Like athletics, MCHS activities offer students chance to excel outside classroom |

Like athletics, MCHS activities offer students chance to excel outside classroom

Darian Warden

Moffat County High School English teacher Casey Kilpatrick stands in front of an awards case for the speech and debate team. Head coach of both boys golf and speech and debate, Kilpatrick knows the ins and outs of both athletics and activities.

Many high school students spend their high school careers dedicated to athletics, spending countless hours after school and on weekends bettering themselves in their sport of choice.

But a sometimes over looked counterpart to athletics are the activities students also commit their time to.

Casey Kilpatrick, an English teacher at Moffat County High School, is the head coach of boy's golf team as well as the coach and moderator for the speech and debate team.

Given his involved with both programs, Kilpatrick has a good perspective on the similarities and differences between athletics and activities.

For starters, Kilpatrick said there's not really an off-season for speech and debate. He said some serious debaters go to summer camps, some in Wyoming while others even attend debate camp at the University of Kansas, but go on their own dime.

"It depends on the student's level of commitment whether or not they go," Kilpatrick said. "For golf, we encourage them to play as much as they can during the off-season."

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But as for whether students in athletics or those in activities spend more time preparing in the off-season, Kilpatrick said it just depends on the student.

"If the student is passionate about it and if they feel they are talented at whatever activity then of course they are going to spend more time on it," Kilpatrick said.

As for eligibility requirements, Kilpatrick said he holds his students in speech and debate to a higher standard.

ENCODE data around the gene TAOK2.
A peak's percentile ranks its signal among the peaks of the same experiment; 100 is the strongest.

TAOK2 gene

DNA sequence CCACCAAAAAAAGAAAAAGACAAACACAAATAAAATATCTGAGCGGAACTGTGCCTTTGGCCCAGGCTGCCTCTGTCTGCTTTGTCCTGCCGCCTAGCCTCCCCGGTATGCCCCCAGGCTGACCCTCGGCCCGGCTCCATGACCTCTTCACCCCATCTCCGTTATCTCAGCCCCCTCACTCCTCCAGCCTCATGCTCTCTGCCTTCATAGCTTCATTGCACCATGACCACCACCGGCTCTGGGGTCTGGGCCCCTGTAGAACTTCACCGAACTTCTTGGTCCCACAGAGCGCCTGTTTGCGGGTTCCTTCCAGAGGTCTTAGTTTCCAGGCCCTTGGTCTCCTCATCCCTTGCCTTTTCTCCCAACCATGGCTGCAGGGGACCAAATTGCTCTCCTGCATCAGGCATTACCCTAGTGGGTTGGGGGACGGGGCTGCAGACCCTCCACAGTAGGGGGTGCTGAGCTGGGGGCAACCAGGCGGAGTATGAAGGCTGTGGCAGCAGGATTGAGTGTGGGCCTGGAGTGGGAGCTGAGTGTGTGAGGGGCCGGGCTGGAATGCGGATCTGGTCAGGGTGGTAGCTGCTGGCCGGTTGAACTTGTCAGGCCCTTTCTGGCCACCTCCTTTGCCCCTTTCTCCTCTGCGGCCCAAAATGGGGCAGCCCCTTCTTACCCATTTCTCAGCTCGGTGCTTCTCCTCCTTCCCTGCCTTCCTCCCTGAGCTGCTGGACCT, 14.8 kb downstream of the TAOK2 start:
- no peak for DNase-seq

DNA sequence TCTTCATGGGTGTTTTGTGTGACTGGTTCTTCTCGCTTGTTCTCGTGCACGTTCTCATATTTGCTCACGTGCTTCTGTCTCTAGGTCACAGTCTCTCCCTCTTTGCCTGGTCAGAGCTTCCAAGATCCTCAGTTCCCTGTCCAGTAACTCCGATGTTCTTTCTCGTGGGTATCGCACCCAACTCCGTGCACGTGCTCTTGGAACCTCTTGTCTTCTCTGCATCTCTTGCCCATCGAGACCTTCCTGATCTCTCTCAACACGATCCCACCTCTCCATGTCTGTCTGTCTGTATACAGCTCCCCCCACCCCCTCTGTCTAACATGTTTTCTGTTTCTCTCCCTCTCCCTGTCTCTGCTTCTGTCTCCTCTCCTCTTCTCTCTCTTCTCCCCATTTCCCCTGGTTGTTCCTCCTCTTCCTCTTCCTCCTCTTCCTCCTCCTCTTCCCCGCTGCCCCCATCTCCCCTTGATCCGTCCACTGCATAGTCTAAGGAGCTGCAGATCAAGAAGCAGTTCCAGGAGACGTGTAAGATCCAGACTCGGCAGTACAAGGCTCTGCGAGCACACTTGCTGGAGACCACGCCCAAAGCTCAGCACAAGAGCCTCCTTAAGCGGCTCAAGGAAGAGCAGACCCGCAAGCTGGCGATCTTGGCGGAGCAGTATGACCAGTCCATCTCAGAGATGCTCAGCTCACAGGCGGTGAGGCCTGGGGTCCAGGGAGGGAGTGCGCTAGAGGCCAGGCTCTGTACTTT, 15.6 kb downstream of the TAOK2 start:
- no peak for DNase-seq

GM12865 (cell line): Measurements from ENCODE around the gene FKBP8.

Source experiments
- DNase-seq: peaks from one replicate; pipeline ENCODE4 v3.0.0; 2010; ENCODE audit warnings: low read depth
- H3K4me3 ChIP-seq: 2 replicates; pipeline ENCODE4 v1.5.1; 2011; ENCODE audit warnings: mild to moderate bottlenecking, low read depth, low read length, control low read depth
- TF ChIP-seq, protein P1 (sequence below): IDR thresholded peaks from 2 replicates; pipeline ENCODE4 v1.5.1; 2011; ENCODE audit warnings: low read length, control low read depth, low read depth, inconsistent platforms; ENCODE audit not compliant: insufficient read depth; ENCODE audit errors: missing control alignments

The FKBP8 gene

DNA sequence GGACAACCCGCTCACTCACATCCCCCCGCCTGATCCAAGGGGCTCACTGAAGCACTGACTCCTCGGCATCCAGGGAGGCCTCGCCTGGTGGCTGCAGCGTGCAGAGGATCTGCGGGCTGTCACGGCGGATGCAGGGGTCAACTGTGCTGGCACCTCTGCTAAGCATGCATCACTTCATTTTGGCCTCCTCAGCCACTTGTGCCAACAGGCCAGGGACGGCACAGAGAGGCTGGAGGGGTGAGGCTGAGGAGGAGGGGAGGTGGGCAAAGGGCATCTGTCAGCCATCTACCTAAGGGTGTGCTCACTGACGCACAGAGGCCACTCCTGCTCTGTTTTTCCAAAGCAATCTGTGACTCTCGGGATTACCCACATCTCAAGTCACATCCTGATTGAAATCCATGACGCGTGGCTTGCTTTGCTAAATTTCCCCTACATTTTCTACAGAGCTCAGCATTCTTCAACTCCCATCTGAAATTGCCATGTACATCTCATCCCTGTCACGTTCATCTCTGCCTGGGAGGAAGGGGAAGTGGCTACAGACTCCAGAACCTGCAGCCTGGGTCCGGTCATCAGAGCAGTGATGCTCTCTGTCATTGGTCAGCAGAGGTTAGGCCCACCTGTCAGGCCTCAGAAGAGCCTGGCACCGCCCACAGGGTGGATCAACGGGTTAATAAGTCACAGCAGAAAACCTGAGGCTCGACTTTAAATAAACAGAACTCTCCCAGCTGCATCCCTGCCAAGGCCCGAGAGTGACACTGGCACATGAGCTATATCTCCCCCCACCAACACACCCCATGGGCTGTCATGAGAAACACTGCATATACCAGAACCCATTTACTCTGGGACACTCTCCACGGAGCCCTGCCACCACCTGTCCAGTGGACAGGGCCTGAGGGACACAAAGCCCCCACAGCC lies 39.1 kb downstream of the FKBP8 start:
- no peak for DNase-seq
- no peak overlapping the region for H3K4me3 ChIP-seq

"Being ineligible is not an option, just because of the nature of the program," Kilpatrick said. "If I'm going to advocate that I have the best and brightest students who have incredible work ethic, who are intelligent and communicate well, there's no reason why they should be below a C in any of their courses."

For his students participating in golf, Kilpatrick said he abides by the district's current standard where a student may have one F and remain eligible to participate.

Then there are those students who choose to participate in both athletics and activities. Kilpatrick said he has two students who do both golf and speech and debate.

He said it makes sense for some natural carry-over, especially when it's the same coach for both, noting students who participate in both cross country and track.

And although plenty of students participate in athletics and activities, Kilpatrick said the cultures surrounding the two have their differences.

"As far as the culture of athletics in general at the high school, I think right now, the culture is a little bit flat lined," Kilpatrick said, adding it's been a while since the high school offered a winning culture. "It's hard to say the culture is one of excitement when we're not winning, but it's not one of apathy either. We still really value sports and their participation because we value what they teach the kids."

Kilpatrick said the activities such as speech and debate have established a winning culture, but said he feels they're sometimes overlooked for what they bring to the students and what the students do.

"Speech and debate is a winning culture, and while we strive for that in all of our athletics, it's hard to say that it really exists," Kilpatrick said. "I think Jeff Simon is doing what he can to really build this winning culture, and really working with groups around the community to build some excitement, and also with parents and players to establish really nice winning programs."

Darian Warden can be reached at 875-1793 or